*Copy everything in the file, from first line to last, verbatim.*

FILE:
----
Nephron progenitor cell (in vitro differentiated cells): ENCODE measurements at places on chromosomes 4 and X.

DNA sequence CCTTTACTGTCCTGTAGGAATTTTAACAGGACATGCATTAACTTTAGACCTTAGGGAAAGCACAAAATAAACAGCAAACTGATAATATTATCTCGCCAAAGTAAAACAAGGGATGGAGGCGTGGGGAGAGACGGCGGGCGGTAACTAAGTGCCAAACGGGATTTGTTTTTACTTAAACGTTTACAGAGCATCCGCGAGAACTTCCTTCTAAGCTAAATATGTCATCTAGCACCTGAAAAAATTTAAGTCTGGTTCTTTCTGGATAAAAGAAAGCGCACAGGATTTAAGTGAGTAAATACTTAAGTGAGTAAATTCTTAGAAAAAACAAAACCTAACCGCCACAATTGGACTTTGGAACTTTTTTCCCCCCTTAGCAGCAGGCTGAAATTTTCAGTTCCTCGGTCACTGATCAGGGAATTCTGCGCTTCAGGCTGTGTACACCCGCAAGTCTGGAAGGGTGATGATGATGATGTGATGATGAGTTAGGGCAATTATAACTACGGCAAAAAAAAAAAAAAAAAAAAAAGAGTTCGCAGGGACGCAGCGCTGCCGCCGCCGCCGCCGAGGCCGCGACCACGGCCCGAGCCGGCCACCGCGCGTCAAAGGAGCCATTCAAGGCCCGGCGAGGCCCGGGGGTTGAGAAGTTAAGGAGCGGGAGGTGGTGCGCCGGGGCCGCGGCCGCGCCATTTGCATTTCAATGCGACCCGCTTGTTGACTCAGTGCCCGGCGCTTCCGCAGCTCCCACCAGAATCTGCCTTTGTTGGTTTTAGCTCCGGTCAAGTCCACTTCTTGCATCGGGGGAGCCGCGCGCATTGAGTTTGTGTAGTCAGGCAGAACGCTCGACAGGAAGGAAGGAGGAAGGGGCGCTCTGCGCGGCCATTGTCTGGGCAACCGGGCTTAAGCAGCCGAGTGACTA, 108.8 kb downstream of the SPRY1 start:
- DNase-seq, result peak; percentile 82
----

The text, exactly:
Nephron progenitor cell (in vitro differentiated cells): ENCODE measurements at places on chromosomes 4 and X.

DNA sequence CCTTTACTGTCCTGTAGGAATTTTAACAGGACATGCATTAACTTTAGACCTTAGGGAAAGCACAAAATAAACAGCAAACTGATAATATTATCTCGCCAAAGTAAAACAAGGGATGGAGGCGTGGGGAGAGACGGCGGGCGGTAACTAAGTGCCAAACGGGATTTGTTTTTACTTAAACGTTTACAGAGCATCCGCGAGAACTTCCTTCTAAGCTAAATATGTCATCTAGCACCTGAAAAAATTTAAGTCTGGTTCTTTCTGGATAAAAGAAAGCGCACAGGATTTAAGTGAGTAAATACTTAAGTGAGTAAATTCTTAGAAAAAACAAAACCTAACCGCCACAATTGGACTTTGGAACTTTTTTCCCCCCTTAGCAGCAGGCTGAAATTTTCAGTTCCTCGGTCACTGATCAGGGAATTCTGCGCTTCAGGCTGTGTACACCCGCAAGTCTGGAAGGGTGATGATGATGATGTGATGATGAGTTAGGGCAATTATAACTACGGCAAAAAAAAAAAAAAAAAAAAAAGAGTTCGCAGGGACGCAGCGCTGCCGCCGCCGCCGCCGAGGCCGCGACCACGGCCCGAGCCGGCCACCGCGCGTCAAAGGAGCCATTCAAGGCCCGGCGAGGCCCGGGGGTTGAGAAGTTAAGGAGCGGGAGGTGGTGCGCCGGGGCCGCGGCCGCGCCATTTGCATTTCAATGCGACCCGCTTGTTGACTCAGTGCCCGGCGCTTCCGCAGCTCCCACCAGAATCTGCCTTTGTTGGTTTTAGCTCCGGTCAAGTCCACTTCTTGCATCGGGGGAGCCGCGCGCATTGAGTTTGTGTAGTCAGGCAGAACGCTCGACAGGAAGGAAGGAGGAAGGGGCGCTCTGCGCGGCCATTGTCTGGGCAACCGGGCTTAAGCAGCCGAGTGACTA, 108.8 kb downstream of the SPRY1 start:
- DNase-seq, result peak; percentile 82